Trump tells judge he will appeal gag order in federal election interference case

Attorneys for former President Donald Trump on Tuesday filed a formal notice of appeal after a federal judge prohibited him from publicly disparaging witnesses, prosecutors and court staff involved in the criminal case alleging he illegally tried to reverse the 2020 election results.

The filing with the U.S. Court of Appeals of the District of Columbia came within hours of U.S. District Judge Tanya Chutkan formalizing her order from Monday in a written decision.

“All interested parties in this matter, including the parties and their counsel, are prohibited from making any public statements, or directing others to make any public statements, that target (1) the Special Counsel prosecuting this case or his staff; (2) defense counsel or their staff; (3) any of this court’s staff or other supporting personnel; or (4) any reasonably foreseeable witness or the substance of their testimony,” the ruling said.

Chutkan added that the order “shall not be construed to prohibit Defendant from making statements criticizing the government generally, including the current administration or the Department of Justice; statements asserting that Defendant is innocent of the charges against him, or that his prosecution is politically motivated; or statements criticizing the campaign platforms or policies of Defendant’s current political rivals, such as former Vice President Pence.”

Trump called the ruling “unconstitutional” after the judge announced her order on Monday, and complained about it again Tuesday to reporters at a courthouse in New York City where he and his company are fighting a $250 million civil fraud action brought by the state attorney general’s office.

“The judge said basically I don’t have the right to speak,” Trump said. “My speech has been taken away from me. I’m a candidate that’s running for office, and I’m not allowed to speak.”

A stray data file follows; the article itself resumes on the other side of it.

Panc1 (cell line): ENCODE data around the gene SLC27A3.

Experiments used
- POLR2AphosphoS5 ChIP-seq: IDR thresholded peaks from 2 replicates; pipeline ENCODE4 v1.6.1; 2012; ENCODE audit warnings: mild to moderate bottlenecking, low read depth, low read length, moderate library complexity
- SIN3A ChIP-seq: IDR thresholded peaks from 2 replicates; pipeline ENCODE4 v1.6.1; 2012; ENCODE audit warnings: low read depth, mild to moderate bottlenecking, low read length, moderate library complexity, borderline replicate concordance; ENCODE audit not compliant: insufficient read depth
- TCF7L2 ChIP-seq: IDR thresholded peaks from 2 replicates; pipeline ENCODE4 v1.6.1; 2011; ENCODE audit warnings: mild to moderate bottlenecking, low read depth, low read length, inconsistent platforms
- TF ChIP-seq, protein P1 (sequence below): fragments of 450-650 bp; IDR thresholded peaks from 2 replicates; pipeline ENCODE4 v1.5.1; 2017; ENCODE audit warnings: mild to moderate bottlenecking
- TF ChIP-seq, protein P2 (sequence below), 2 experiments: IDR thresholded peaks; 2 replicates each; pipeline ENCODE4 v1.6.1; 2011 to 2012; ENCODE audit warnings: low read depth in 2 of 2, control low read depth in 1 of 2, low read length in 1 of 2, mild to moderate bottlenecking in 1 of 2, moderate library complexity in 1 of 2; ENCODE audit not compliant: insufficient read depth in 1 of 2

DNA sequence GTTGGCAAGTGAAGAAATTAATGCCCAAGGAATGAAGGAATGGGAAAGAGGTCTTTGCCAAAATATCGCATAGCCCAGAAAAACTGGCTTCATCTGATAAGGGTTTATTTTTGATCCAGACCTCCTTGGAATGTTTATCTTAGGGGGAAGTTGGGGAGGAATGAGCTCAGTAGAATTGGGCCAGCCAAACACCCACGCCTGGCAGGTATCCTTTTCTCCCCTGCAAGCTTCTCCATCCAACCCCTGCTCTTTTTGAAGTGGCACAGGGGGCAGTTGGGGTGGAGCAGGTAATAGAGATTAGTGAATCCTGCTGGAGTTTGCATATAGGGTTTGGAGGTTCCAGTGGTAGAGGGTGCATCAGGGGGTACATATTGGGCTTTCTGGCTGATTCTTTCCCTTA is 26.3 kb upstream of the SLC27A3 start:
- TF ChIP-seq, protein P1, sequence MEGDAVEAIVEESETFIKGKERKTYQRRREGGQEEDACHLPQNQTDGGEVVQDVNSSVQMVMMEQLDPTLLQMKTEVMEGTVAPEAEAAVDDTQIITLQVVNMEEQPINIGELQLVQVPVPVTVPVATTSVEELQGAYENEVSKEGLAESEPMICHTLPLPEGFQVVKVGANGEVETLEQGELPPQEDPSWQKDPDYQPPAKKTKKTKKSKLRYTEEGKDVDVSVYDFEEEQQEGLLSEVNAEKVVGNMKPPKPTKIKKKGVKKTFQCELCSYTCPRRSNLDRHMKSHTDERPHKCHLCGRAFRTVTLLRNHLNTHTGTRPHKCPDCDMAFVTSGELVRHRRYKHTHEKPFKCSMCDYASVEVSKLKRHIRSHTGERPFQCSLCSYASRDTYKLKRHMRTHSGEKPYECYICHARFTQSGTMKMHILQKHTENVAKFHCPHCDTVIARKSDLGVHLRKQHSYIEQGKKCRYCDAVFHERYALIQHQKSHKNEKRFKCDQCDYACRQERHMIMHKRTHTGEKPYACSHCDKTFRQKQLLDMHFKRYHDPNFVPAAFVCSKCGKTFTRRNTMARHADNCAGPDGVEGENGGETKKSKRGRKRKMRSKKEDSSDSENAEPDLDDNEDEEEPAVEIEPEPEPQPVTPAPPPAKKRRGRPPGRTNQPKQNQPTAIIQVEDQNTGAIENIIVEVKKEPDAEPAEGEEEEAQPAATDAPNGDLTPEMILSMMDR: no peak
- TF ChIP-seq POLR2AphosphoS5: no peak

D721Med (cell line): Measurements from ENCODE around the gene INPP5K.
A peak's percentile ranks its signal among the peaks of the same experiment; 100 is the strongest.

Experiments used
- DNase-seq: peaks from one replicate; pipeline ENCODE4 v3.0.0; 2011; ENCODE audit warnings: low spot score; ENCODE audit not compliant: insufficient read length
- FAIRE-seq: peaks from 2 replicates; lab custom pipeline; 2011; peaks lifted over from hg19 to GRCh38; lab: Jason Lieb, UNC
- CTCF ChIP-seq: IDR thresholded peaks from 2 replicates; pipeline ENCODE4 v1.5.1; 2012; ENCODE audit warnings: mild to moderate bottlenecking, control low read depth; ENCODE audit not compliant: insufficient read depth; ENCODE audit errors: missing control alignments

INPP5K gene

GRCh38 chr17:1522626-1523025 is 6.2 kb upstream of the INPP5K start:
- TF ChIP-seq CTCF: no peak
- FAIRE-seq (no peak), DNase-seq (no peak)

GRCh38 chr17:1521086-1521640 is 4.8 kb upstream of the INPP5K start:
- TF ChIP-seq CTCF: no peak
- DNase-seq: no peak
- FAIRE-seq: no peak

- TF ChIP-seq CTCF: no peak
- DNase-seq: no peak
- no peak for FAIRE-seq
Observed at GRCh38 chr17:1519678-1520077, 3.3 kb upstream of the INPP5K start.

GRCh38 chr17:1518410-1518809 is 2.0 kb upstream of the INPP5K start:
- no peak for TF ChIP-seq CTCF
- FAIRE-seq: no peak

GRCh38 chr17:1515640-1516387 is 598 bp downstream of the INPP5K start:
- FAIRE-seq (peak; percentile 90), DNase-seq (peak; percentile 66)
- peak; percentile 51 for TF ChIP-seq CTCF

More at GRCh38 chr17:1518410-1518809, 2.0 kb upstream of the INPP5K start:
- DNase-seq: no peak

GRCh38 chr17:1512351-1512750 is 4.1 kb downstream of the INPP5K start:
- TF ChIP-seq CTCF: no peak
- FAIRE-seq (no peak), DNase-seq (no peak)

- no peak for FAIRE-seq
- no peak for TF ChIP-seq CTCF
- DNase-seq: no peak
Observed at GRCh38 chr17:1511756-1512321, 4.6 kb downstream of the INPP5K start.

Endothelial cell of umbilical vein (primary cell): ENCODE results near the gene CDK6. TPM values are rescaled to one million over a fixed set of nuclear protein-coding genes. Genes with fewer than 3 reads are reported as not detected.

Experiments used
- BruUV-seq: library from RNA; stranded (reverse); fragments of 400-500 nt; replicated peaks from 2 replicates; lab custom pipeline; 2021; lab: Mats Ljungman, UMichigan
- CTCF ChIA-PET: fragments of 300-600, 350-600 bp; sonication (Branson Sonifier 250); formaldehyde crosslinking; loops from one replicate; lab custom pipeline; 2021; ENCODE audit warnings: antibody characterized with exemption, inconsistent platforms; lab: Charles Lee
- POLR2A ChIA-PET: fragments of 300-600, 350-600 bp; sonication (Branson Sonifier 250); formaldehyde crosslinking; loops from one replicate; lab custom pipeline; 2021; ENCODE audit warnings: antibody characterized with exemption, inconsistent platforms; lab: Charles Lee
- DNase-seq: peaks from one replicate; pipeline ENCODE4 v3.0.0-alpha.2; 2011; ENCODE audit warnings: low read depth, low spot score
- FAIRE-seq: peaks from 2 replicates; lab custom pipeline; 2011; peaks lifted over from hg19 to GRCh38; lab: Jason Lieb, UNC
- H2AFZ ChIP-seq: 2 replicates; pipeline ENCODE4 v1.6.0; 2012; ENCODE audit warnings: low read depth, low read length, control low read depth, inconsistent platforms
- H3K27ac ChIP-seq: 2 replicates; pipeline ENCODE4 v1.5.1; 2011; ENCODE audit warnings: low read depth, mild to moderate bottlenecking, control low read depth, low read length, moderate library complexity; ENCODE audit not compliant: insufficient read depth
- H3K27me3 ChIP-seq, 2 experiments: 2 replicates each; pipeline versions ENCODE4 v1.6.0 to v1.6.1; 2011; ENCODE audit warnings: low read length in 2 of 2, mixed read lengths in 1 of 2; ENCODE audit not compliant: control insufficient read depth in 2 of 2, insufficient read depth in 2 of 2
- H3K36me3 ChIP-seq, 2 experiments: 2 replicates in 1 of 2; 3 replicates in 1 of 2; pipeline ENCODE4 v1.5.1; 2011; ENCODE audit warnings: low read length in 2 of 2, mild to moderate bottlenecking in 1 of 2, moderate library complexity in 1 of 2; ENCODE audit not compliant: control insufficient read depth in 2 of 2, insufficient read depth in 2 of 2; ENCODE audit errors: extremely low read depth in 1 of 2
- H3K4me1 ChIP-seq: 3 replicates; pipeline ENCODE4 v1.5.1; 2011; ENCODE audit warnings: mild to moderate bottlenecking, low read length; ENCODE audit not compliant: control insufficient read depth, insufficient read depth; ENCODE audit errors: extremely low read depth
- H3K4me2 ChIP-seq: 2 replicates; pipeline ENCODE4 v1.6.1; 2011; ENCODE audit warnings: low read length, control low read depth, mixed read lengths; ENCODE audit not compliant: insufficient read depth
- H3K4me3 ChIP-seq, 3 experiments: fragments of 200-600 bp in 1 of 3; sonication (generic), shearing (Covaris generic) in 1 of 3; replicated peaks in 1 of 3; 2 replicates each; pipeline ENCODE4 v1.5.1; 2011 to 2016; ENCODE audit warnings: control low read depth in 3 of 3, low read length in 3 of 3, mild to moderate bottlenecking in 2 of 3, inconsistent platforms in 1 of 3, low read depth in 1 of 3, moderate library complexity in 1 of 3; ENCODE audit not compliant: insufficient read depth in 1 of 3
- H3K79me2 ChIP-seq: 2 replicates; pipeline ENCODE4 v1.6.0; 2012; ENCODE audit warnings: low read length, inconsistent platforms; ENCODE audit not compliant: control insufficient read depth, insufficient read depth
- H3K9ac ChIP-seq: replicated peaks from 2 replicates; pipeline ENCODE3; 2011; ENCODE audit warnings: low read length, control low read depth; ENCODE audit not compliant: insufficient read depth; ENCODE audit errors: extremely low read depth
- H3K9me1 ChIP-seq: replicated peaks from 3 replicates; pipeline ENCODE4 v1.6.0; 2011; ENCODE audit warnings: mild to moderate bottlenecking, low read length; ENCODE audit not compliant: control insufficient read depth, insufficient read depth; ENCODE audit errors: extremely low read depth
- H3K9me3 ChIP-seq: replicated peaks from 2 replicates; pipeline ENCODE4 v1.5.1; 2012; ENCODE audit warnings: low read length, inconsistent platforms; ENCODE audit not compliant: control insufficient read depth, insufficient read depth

In her ruling, Chutkan said the partial gag order was necessary and that Trump’s attorneys’ contention “that no limits may be placed on Defendant’s speech because he is engaged in a political campaign is untenable.”

“Undisputed testimony cited by the government demonstrates that when Defendant has publicly attacked individuals, including on matters related to this case, those individuals are consequently threatened and harassed,” Chutkan wrote.

“Defendant has made those statements to national audiences using language communicating not merely that he believes the process to be illegitimate, but also that particular individuals involved in it are liars, or ‘thugs,’ or deserve death,” she added, saying “such statements pose a significant and immediate risk.”

In a brief filed last month, Trump’s team had argued that the gag order sought by prosecutors was politically motivated, calling it “nothing more than an obvious attempt by the Biden Administration to unlawfully silence its most prominent political opponent, who has now taken a commanding lead in the polls.”

The case is scheduled to go to trial in March. Trump has pleaded not guilty to the four charges against him: conspiracy to defraud the United States; conspiracy to obstruct an official proceeding; obstruction; and conspiracy against the right to vote and to have one’s vote counted.

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